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EDUCATION

Concern over plan to reduce homework

Expert warns of unintended impacts

Concerned by the Education Ministry's move to reduce homework for students, an education expert yesterday warned that such a policy must be implemented carefully, otherwise it would reduce students' skills instead of providing more time for them to learn from different activities.

Professor Sirichai Kanjanawasee, former dean of the faculty of education at Chulalongkorn University, said he agreed with the move to reduce the amount of homework, but teachers will have to be watchful of the impact on students.

"Teachers in different subjects should discuss and plan together how they would reduce the amount of homework. For example, they could integrate a lesson on two or three subjects into one assignment. So students could practise the required skills of all these subjects in the assignment. They should adjust their teaching as well, making it more integrated with other subjects. Also, they should adjust examinations to be more integrated," he said.

It's up to the ministry to set guidelines on the proper amount of homework, he said.

"The number of assignments varies from school to school. I'm worried that some schools that ordinarily assign their students little homework will be given even less homework," Sirichai said.

Dr Panpimol Wipulakorn, director of the Rajanukul Institute under the Department of Mental Health, said primary-school students should spend no more than an hour doing homework or reviewing their lessons at home; secondary-school students should spend no longer than two hours.

A similar homework-reduction policy was implemented about 10 years ago, but academic achievements crept lower. Since then, the ministry has had students study harder and do more homework.

According to the Office of the Basic Education Commission, from the next academic year, teachers would have to plan together to integrate curricula, teaching and homework assignments. Students would then have more time to learn from activities outside classrooms.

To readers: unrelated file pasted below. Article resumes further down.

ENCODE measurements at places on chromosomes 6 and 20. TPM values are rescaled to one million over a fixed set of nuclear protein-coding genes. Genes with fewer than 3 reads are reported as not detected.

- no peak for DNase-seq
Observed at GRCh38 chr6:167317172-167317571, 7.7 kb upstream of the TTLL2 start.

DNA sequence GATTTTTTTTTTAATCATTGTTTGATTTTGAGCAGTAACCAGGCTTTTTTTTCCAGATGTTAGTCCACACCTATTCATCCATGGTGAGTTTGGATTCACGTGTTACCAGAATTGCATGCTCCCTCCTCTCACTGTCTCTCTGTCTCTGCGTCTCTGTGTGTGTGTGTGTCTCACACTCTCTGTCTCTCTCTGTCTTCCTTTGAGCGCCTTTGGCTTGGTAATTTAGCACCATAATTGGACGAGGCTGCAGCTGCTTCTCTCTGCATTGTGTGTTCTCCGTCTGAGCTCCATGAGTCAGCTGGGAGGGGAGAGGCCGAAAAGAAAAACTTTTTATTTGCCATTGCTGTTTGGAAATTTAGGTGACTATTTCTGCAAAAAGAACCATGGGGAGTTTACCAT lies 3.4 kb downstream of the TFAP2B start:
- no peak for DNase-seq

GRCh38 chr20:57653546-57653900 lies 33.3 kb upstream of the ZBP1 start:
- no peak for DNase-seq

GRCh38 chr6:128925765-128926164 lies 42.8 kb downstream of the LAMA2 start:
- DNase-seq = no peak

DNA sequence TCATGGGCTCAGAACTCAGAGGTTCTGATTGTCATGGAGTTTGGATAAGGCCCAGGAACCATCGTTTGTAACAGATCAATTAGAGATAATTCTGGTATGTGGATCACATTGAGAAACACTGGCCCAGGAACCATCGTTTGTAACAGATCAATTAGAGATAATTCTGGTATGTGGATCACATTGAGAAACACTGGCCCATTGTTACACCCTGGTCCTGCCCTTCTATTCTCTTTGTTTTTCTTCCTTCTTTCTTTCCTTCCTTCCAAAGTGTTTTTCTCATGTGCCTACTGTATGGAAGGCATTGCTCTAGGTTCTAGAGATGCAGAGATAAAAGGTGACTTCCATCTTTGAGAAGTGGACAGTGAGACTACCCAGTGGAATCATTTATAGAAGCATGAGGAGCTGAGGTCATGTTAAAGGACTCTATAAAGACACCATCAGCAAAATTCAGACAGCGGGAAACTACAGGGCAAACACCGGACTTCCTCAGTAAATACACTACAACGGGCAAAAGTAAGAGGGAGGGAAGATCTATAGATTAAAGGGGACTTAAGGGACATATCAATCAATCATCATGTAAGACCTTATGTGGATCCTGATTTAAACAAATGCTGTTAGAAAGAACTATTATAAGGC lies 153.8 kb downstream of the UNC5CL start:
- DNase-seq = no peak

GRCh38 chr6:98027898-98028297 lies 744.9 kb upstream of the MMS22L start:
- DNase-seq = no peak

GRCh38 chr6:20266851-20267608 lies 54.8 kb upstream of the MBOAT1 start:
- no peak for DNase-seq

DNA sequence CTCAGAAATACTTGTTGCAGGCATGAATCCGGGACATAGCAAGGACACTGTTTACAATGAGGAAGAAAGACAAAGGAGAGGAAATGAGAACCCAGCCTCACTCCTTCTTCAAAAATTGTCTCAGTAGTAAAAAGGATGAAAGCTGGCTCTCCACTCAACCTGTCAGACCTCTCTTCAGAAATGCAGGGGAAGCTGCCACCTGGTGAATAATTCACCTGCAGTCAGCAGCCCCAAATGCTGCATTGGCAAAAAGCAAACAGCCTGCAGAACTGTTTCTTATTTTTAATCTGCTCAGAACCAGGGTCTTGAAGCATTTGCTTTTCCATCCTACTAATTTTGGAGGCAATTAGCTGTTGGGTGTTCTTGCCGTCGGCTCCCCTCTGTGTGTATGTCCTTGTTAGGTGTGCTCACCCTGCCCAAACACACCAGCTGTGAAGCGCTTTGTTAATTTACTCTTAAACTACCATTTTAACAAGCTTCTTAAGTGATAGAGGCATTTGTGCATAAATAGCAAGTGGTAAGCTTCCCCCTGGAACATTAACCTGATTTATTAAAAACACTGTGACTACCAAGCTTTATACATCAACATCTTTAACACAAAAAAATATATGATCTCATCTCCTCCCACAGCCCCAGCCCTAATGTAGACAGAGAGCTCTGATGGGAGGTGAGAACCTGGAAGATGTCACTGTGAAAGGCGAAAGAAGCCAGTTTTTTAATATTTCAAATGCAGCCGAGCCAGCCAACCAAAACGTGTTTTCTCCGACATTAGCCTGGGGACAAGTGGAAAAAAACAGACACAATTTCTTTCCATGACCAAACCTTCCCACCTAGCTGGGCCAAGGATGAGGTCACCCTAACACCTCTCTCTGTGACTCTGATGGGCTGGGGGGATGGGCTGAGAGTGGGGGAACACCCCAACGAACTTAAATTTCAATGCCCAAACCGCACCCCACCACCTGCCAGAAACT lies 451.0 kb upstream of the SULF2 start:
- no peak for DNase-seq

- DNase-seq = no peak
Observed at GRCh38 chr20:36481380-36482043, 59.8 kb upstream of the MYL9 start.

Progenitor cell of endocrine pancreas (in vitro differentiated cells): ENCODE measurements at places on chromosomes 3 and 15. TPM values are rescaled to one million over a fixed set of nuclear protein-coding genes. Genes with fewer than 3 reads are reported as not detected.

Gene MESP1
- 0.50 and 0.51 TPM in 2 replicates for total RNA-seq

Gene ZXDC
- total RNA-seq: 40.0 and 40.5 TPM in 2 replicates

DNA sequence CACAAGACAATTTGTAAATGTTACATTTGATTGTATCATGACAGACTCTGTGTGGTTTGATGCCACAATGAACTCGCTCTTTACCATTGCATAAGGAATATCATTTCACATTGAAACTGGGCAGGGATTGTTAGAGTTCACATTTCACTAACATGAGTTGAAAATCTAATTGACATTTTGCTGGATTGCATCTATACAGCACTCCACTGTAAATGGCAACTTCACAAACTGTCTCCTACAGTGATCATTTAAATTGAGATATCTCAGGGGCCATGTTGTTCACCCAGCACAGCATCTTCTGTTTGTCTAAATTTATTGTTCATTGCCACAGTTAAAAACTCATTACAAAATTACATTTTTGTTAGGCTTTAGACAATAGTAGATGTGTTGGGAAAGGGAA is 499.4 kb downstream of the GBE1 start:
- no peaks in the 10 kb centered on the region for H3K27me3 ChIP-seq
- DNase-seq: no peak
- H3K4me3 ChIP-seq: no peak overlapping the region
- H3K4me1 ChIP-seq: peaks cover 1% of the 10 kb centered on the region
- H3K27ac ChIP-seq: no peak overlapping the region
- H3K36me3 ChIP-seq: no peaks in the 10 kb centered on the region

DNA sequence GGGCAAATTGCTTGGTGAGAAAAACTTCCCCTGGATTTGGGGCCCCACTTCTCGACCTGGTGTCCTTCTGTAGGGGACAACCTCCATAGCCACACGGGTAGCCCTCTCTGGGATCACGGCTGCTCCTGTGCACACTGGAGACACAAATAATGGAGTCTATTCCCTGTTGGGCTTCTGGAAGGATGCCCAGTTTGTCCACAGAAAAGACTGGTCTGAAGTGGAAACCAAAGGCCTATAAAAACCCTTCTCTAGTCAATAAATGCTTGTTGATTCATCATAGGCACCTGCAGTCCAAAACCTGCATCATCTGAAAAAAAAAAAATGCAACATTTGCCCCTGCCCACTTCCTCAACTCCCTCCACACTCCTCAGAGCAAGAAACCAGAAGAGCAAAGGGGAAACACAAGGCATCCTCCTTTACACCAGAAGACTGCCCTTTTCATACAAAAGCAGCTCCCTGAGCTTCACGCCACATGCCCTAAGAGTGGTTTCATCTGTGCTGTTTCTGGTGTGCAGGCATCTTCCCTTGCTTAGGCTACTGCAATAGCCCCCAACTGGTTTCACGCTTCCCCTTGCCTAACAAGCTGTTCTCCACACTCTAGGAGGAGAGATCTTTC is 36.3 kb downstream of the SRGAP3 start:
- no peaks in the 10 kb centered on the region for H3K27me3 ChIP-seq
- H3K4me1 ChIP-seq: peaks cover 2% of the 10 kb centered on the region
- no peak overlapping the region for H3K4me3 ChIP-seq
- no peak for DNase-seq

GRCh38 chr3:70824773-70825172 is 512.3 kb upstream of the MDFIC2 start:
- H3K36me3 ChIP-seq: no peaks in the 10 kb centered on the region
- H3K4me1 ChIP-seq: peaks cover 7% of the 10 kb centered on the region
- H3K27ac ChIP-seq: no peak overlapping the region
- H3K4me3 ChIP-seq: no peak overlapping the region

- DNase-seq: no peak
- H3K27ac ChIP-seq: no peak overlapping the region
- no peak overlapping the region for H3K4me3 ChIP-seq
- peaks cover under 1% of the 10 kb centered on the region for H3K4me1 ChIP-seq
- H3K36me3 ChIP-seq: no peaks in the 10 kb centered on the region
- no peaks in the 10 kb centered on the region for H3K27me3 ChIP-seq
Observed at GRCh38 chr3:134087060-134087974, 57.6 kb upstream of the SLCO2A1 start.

Education Minister Phongthep Thepkanjana said primary-school students had very little homework, but upper-secondary students had to do much more.

Democrat leader Abhisit Vejjajiva sees the homework-reduction move as a "junior populist policy" that could indulge children.

Parents and students have mixed opinions.

"I study eight subjects per day and have assignments from every subject, and also deadlines for handing in the assignments are similar. So I don't have enough time for other activities," said Phuno Thepsathija, a Matthayom 5 (Grade 11) student in Bangkok.

A mother of a Prathom 3 (Grade 3) student said her daughter had many assignments sometimes, but she could handle them.

Students commenting on an Internet forum agreed that exercises are useless if they are boring. Teachers should keep homework using creative ideas to spark learning, they said.

A mother of a Matthayom 6 (Grade 12) student urged the ministry to leave the homework matter up to the schools because each school is different. She worried that some students would spend more time on unproductive activities, like chatting online.


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